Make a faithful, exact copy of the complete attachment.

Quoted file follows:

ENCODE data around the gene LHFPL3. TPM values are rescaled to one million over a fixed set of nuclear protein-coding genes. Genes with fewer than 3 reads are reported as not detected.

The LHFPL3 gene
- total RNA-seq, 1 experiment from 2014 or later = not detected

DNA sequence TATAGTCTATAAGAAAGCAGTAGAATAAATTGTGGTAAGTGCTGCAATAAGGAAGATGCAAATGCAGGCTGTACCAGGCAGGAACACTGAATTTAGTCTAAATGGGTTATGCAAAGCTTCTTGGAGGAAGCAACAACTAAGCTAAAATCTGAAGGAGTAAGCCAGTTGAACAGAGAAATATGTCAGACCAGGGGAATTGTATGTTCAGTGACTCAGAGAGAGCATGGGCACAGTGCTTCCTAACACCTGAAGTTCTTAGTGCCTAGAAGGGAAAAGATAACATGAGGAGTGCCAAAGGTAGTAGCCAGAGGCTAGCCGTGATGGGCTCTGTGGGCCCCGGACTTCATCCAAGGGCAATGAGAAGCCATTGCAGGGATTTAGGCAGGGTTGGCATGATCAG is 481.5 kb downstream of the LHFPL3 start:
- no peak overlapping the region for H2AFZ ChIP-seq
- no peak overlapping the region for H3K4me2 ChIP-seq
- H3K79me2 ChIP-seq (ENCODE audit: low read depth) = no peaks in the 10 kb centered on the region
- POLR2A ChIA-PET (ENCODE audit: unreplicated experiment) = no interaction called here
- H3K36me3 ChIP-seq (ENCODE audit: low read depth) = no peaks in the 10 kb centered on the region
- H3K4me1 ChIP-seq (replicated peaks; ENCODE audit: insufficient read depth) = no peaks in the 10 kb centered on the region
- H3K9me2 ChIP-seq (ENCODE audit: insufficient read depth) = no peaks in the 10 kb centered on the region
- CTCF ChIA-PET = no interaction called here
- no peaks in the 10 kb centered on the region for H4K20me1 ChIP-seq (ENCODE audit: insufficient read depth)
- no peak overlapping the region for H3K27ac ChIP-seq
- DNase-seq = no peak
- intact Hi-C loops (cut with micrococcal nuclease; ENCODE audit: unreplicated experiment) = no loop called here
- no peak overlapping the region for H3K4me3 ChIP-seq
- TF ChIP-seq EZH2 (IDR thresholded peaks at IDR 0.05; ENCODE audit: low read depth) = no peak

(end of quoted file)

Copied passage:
ENCODE data around the gene LHFPL3. TPM values are rescaled to one million over a fixed set of nuclear protein-coding genes. Genes with fewer than 3 reads are reported as not detected.

The LHFPL3 gene
- total RNA-seq, 1 experiment from 2014 or later = not detected

DNA sequence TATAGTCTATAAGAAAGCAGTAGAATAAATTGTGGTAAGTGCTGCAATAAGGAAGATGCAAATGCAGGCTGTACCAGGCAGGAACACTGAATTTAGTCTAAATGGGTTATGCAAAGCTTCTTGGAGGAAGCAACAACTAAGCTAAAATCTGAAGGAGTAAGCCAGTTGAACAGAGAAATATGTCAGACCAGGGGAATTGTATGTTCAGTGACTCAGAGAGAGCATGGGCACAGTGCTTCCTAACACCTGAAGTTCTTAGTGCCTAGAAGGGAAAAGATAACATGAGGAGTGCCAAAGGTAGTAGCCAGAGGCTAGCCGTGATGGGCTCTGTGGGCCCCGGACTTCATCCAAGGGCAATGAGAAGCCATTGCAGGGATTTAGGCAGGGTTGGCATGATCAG is 481.5 kb downstream of the LHFPL3 start:
- no peak overlapping the region for H2AFZ ChIP-seq
- no peak overlapping the region for H3K4me2 ChIP-seq
- H3K79me2 ChIP-seq (ENCODE audit: low read depth) = no peaks in the 10 kb centered on the region
- POLR2A ChIA-PET (ENCODE audit: unreplicated experiment) = no interaction called here
- H3K36me3 ChIP-seq (ENCODE audit: low read depth) = no peaks in the 10 kb centered on the region
- H3K4me1 ChIP-seq (replicated peaks; ENCODE audit: insufficient read depth) = no peaks in the 10 kb centered on the region
- H3K9me2 ChIP-seq (ENCODE audit: insufficient read depth) = no peaks in the 10 kb centered on the region
- CTCF ChIA-PET = no interaction called here
- no peaks in the 10 kb centered on the region for H4K20me1 ChIP-seq (ENCODE audit: insufficient read depth)
- no peak overlapping the region for H3K27ac ChIP-seq
- DNase-seq = no peak
- intact Hi-C loops (cut with micrococcal nuclease; ENCODE audit: unreplicated experiment) = no loop called here
- no peak overlapping the region for H3K4me3 ChIP-seq
- TF ChIP-seq EZH2 (IDR thresholded peaks at IDR 0.05; ENCODE audit: low read depth) = no peak